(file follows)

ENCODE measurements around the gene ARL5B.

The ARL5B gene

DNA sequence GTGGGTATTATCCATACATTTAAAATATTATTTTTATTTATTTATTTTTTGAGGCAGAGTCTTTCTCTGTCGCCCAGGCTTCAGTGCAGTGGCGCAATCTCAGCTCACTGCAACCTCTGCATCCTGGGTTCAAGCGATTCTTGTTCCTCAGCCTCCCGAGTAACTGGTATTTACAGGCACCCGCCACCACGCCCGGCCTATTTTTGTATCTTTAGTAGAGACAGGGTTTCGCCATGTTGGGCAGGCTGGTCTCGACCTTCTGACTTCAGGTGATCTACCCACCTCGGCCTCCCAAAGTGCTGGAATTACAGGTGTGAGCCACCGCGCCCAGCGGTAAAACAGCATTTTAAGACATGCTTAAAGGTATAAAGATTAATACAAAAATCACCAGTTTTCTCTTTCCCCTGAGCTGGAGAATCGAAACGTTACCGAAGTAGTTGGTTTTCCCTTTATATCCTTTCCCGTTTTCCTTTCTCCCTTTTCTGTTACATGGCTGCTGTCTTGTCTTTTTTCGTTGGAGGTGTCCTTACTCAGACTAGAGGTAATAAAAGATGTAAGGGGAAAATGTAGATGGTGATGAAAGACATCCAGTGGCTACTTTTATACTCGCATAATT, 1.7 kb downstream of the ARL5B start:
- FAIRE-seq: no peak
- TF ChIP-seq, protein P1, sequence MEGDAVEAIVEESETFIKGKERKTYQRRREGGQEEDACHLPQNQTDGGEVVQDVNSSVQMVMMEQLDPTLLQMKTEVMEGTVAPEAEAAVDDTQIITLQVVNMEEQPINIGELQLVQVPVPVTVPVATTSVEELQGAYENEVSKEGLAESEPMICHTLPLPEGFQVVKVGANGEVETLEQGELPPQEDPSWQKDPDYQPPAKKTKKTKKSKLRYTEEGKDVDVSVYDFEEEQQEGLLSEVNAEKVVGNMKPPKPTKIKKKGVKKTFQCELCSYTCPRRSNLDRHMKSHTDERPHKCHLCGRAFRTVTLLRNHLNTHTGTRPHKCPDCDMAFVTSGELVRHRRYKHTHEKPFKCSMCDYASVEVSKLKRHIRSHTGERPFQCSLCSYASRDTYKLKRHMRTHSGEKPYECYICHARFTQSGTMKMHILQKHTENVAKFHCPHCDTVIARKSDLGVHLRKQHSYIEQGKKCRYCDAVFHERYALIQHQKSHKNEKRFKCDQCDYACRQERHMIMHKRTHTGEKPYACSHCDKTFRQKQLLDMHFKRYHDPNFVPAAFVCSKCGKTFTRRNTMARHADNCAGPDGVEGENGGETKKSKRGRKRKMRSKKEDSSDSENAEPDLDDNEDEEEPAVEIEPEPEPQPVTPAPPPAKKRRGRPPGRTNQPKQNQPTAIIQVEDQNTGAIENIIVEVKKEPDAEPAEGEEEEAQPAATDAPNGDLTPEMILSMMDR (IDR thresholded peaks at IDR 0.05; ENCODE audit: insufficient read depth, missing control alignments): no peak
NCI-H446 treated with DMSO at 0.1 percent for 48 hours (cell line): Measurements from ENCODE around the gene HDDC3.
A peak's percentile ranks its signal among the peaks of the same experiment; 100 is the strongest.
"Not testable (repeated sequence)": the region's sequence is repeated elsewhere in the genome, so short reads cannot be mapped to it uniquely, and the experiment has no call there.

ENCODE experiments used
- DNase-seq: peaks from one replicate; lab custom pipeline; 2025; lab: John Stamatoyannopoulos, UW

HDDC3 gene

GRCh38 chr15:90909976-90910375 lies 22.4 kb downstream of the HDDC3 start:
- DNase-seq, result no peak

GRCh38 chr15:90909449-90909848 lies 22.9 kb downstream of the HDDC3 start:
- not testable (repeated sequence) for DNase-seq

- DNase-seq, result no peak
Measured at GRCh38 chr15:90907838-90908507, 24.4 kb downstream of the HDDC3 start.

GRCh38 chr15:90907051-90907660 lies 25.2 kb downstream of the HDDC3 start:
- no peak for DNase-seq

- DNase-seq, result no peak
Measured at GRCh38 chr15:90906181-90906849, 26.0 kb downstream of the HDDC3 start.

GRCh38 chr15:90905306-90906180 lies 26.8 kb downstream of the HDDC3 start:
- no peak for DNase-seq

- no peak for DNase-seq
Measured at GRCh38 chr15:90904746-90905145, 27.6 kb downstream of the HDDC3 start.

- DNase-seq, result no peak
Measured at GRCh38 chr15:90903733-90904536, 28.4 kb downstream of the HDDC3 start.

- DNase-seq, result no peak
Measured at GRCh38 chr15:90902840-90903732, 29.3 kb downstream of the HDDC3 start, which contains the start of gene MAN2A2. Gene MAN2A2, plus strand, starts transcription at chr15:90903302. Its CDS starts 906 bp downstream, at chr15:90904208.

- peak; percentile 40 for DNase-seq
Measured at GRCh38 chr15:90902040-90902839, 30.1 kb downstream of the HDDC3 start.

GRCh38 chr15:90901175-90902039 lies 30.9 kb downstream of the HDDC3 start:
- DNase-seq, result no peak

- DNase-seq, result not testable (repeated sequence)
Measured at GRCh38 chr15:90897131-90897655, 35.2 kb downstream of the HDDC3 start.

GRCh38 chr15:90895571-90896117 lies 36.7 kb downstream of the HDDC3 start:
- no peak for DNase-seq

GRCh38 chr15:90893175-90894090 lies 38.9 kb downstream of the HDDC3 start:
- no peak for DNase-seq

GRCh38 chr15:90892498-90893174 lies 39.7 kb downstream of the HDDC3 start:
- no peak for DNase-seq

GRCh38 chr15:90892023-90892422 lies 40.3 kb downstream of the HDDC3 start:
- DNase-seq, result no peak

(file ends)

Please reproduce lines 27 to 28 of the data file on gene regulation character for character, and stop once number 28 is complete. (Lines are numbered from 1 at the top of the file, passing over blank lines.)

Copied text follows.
Measured at GRCh38 chr15:90903733-90904536, 28.4 kb downstream of the HDDC3 start.

- DNase-seq, result no peak